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How will higher education fare in the election?

Funding, policy could see different results depending on the outcome

How will higher education fare in the election?
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For-profit education and higher-ed funding are likely to feel the impact of the presidential election.

As the nation edges closer to final results from the Nov. 6 presidential election, many higher-education stakeholders are outlining how each candidate’s victory might affect funding and policy for colleges and universities.

During a Nov. 2 webinar featuring a handful of college and university experts, panelists agreed that both candidates want college to be more affordable. But while President Obama wants to increase federal funding for Pell Grants and other higher-education programs as part of his strategy, Republican candidate Mitt Romney has said he would not funnel additional government aid to schools. Instead, he wants colleges to seek more competitive and innovative ways to deliver that affordability.

Kris Amundson, director of strategic communications at Education Sector; Trish Brennan-Gac, senior policy advisor and consultant with Learning Point Associates; and Sally Stroup, vice president and legal counsel at the Association of Private Sector Colleges and Universities, addressed some key policy issues and also pinpointed a few areas that are of particular concern to the higher-education community.

College affordability

An Obama administration likely would propose more across-the-board funding than a Romney administration, Stroup said.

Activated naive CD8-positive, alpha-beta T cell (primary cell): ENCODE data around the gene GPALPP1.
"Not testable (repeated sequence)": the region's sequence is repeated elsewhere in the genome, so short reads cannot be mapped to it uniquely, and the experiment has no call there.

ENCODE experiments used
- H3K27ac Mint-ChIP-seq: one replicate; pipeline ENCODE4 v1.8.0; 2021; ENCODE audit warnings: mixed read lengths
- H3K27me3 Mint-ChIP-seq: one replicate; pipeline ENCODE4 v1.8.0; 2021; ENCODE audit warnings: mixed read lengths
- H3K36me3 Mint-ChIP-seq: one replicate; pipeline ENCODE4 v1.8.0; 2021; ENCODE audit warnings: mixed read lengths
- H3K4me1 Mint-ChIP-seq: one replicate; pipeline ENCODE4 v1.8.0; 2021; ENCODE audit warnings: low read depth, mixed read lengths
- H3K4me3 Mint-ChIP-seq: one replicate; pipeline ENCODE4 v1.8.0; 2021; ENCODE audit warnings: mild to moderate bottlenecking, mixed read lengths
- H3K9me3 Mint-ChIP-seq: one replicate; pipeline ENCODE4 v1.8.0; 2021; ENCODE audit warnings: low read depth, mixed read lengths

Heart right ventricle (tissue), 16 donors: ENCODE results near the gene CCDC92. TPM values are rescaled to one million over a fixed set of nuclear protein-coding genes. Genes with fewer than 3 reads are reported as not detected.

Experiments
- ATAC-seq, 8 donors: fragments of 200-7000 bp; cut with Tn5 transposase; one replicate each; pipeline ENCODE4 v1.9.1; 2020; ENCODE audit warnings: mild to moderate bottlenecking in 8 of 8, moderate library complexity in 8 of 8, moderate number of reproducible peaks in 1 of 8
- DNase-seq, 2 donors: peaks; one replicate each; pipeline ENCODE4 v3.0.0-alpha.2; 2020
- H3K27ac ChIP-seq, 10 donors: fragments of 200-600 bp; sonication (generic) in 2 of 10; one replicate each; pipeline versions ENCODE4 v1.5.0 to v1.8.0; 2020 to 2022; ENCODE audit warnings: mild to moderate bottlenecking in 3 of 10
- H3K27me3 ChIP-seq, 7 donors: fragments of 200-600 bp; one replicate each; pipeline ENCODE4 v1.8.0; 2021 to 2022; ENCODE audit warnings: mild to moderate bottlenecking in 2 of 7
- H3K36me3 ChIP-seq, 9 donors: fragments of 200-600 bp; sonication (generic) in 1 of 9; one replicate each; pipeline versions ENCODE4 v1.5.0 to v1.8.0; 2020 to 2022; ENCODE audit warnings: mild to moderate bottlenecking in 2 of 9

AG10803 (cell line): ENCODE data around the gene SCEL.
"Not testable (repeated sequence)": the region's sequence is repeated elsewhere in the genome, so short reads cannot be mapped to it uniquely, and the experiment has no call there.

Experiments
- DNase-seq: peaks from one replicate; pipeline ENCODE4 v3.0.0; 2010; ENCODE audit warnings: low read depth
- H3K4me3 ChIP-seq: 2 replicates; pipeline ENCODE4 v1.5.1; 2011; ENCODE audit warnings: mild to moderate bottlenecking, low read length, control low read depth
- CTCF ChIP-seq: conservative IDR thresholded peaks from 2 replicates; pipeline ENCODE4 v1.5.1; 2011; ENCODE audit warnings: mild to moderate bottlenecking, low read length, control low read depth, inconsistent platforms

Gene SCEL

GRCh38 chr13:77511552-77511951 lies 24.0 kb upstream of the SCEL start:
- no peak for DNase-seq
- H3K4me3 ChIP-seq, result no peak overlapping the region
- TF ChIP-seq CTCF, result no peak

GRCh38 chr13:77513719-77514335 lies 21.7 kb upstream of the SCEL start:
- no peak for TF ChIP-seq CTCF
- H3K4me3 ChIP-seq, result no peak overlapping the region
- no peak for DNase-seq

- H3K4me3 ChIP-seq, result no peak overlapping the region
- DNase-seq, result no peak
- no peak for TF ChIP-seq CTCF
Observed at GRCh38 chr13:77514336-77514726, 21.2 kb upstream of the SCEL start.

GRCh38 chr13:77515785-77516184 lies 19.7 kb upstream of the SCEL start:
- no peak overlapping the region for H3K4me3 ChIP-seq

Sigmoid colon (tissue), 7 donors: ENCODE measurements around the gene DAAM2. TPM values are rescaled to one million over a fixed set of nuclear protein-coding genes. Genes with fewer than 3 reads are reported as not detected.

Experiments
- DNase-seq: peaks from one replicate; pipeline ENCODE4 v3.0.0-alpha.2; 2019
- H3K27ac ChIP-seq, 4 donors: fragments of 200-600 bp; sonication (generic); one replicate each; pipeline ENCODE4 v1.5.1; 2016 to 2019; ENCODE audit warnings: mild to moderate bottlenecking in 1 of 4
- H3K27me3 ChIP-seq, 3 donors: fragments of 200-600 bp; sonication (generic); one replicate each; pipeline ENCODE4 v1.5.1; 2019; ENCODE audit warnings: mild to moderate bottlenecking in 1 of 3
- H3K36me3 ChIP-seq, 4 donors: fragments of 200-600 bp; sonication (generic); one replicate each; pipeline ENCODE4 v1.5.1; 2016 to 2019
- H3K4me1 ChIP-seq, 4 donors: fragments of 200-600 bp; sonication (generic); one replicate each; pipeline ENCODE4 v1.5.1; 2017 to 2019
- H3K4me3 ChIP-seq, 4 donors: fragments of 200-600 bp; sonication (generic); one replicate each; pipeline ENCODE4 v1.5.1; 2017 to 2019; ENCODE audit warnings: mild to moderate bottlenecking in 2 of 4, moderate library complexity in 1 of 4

“I think one place where you will see some disagreement is in who is the provider of student loans,” Amundson said. “Obama took a good deal of that away from the banks, and that’s where [his administration] got the money they used to increase the total they were giving away in Pell Grants. Romney reps have said that’s something he would rescind and bring banks back into it.”

Paul Ryan, Romney’s vice presidential running mate, proposed a budget that would do more in terms of freezing the maximum Pell Grant level, she added. Ryan’s House budget plan would keep the top Pell Grant award in the coming school year at $5,500 but in future years would reduce the number of students eligible, not the award sums. In other words, fewer students would receive Pell Grants, but the neediest would not see their awards changed.

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2 Responses to How will higher education fare in the election?

  1. pperryking

    November 6, 2012 at 1:37 pm

    Romeny stated that students should get an education that they can afford. If that were true, I wouldn’t be able to afford any education, neither would my children. My everyday living expenses keep me from being able to put anything away for an education. Yet, my annual salary of $58,000 keeps me or my children from qualifying for any PELL grant assistance. I agree that not all education is created equal. An overhaul does need to be done. MOCC’s are a great option. I earned my Master’s through one, however not all of them are created equal. My husband is in one now and all it is, is a brick and motar program but on an electronic service. Not very cutting edge.

  2. rltefcg

    November 6, 2012 at 2:18 pm

    Only passing mention was made of the ability to get changes through the Congress. The President, of either party, can only do so much by Executive Order. I don’t hear much about significant changes in the composition of either the Senete or the House, without which the legislative deadlocks will likely continue. Even on issues that have been traditionally bi-partisan, like education, I would expect the partisan deadlocks to be difficult for the President, whoever that turns out to be, to overcome. Otherwise, any change will be marginal, at best, and “tinkering”, which often turns out to be worse than no change at all.

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